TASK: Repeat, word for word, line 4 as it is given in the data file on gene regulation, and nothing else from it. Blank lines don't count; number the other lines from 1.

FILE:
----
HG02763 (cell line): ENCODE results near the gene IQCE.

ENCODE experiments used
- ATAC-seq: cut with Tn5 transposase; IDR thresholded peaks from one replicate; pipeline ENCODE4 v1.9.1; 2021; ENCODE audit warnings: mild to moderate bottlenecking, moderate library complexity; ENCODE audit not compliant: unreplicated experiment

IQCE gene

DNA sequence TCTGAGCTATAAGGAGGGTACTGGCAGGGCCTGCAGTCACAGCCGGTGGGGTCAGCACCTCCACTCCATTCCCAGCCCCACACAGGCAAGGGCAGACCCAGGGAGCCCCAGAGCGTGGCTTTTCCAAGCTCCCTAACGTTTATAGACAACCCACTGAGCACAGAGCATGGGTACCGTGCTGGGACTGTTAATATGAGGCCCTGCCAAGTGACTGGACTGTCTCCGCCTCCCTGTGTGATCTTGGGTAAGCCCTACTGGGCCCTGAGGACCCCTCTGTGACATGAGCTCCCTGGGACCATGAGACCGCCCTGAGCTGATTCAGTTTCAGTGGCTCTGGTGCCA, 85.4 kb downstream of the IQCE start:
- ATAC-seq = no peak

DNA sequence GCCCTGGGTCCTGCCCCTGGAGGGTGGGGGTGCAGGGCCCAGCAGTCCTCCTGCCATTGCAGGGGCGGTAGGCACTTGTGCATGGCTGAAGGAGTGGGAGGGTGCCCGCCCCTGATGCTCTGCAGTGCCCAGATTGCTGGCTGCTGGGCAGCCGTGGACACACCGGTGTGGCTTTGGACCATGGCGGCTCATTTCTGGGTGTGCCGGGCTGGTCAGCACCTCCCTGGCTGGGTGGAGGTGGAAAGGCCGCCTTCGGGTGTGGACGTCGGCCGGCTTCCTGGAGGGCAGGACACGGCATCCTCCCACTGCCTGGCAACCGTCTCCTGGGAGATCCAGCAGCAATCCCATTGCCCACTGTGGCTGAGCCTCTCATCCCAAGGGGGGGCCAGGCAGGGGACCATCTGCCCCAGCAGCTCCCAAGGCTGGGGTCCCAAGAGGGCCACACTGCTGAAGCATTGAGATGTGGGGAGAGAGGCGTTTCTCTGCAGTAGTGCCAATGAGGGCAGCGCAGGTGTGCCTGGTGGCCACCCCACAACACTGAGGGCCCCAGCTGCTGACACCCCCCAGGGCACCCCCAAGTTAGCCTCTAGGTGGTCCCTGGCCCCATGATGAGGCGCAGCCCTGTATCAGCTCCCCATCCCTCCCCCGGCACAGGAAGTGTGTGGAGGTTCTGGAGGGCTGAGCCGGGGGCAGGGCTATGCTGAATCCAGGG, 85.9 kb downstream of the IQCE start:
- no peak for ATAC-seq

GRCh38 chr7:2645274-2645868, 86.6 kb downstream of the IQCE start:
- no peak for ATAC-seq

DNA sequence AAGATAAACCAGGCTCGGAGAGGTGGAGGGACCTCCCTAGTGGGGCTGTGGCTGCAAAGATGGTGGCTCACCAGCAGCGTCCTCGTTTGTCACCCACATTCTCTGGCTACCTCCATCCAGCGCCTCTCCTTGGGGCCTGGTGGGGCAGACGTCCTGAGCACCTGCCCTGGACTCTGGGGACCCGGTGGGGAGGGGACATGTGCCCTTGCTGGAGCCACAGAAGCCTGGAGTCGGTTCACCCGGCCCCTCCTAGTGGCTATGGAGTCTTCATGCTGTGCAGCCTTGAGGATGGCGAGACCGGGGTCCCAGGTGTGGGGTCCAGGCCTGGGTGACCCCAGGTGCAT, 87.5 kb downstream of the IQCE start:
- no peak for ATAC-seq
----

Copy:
IQCE gene